What is the Employee Stock Option Plan (ESOP), what are some key terms for employees to be acquainted with and how can we estimate the value of stock options?
These are some topics that will be addressed in this blog post with the aim to provide a bit of color, and hopefully help operators: founders and startup employees, better understand the mechanics, as well as the value of their options.
The ESOP is an earmarked part out of the total shares of a company. This “pool” of shares is designated for employees, who are typically early joiners, key employees, management or C-level.
An ESOP is usually created when a company completes a funding round, and is typically required by institutional investors. In early-stage companies this Plan of shares is usually in the range of c.10% out of the total shares of the company.
The ESOP can be replenished in later funding rounds by issuing a “top-up”, since naturally a significant part of the Option Plan would have been already allocated to employees. By topping up the ESOP it is ensured that there is an unallocated part of stock options that is available to be offered to attract new key hires, as well as retain and further incentivize existing key employees. That being said, the ESOP should be offered with care (since it can end up being an expensive form of compensation) while as mentioned it is a good idea to keep at all times an unallocated part available.
The rationale behind the ESOP is that key employees can be incentivized, retained, and aligned with all stakeholders i.e. founders and investors, as well as rewarded for their contribution in the growth of a company. The ESOP also functions as a “bonus” component of the compensation package in addition to a base salary. Given startups are often conscious of their cash burn, stock options are a way to reduce fixed salary costs while offering a more attractive compensation package to employees.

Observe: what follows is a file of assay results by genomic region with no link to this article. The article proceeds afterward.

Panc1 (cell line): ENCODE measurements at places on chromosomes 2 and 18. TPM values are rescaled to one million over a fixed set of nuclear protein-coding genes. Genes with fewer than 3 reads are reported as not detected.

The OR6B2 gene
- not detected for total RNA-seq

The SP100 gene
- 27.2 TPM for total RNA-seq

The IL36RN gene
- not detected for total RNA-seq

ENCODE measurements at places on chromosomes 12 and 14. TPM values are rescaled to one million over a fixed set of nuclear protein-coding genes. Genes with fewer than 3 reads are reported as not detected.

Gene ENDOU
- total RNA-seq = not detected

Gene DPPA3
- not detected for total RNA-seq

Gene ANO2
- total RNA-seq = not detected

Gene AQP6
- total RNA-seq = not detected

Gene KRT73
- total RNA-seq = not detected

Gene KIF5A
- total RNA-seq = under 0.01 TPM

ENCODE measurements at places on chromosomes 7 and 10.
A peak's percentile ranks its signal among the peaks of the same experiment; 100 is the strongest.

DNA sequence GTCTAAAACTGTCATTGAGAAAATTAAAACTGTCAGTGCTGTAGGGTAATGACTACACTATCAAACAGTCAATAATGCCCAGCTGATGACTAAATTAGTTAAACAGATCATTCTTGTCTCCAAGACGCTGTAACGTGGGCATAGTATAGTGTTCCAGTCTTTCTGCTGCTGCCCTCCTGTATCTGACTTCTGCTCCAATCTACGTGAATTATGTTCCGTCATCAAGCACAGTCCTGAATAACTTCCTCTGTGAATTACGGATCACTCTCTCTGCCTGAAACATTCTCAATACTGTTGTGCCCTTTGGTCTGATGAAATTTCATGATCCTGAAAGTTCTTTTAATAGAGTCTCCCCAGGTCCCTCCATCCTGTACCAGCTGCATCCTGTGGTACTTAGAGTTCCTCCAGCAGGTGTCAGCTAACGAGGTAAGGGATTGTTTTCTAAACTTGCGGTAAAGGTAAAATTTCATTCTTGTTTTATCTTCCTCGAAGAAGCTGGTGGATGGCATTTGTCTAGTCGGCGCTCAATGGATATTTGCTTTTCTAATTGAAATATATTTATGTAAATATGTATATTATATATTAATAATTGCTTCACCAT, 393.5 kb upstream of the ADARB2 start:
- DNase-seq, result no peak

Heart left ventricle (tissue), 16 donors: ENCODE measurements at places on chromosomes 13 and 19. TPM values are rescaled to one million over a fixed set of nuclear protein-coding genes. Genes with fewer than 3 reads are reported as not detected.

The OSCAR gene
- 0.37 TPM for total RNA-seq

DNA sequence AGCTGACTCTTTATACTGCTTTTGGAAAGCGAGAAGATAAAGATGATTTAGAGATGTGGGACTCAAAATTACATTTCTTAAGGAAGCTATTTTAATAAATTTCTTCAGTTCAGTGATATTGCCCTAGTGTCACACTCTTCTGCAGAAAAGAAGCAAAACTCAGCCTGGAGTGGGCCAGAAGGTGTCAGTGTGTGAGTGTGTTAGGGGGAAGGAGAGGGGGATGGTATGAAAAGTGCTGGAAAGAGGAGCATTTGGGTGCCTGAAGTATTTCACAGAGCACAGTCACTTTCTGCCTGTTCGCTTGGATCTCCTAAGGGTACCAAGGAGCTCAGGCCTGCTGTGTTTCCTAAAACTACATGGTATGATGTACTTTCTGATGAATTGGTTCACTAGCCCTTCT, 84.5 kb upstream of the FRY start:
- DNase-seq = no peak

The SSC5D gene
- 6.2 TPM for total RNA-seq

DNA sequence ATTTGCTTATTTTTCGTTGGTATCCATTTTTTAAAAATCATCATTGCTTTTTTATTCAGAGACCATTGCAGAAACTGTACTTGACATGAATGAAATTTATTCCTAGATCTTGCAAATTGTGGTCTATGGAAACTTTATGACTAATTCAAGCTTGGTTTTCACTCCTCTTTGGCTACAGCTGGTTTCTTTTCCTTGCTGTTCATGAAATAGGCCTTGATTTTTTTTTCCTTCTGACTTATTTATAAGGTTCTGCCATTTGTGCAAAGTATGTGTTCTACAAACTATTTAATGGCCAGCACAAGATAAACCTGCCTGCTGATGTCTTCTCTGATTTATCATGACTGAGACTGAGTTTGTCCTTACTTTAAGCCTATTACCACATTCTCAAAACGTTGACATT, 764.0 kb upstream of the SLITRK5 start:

When an employee comes across a Stock Option Agreement for the first time, there are often several unknown terms. We will go over these main terms and explain the mechanics and rationale in as simple way as possible:
Vesting Period: the time period required for the total number of stock options granted to an employee to fully “vest”. The most standard vesting period is 4 years, even though of course this can be shorter or longer. As an example, if an employee is granted 100 stock options with a 4-year vesting then after 1 year they would have vested 25 shares (so 25% of the total shares granted), after 2 years 50% and so on until the end of year 4 by when all 100 stock options would have vested. The rationale of vesting is that an employee is not given from their first day at work the entire benefit of 100% of the stock options granted. Instead as time passes, and employees contribute to the company, they accumulate stock options that vest. Lastly, some stock options have accelerated vesting which applies if there is an exit. In that case even if say 4 years have not passed but there is a trade sale or IPO of the company, then automatically 100% of shares would vest to the employee.
Cliff: a 1-year cliff is yet another standard term. This means that if an employee leaves or is let go before they complete at least 1 year in the company, then they lose all their stock options. If an employee leaves or is let go after their 1st year then they can retain whatever percentage they have vested until that point. So, if an employee leaves in year 3, they can retain 75% of their stock options based on the previous example of a 4-year vesting period.
Vesting Schedule: is the frequency of vesting that dictates how often the stock options vest i.e. monthly, quarterly, semi-annually or annually. As an example, if the vesting schedule is monthly then after say 2.5 years (so 30 months) an employee with a 4-year vesting period would have vested 30 out of 48 months i.e. 62.5% of their stock options.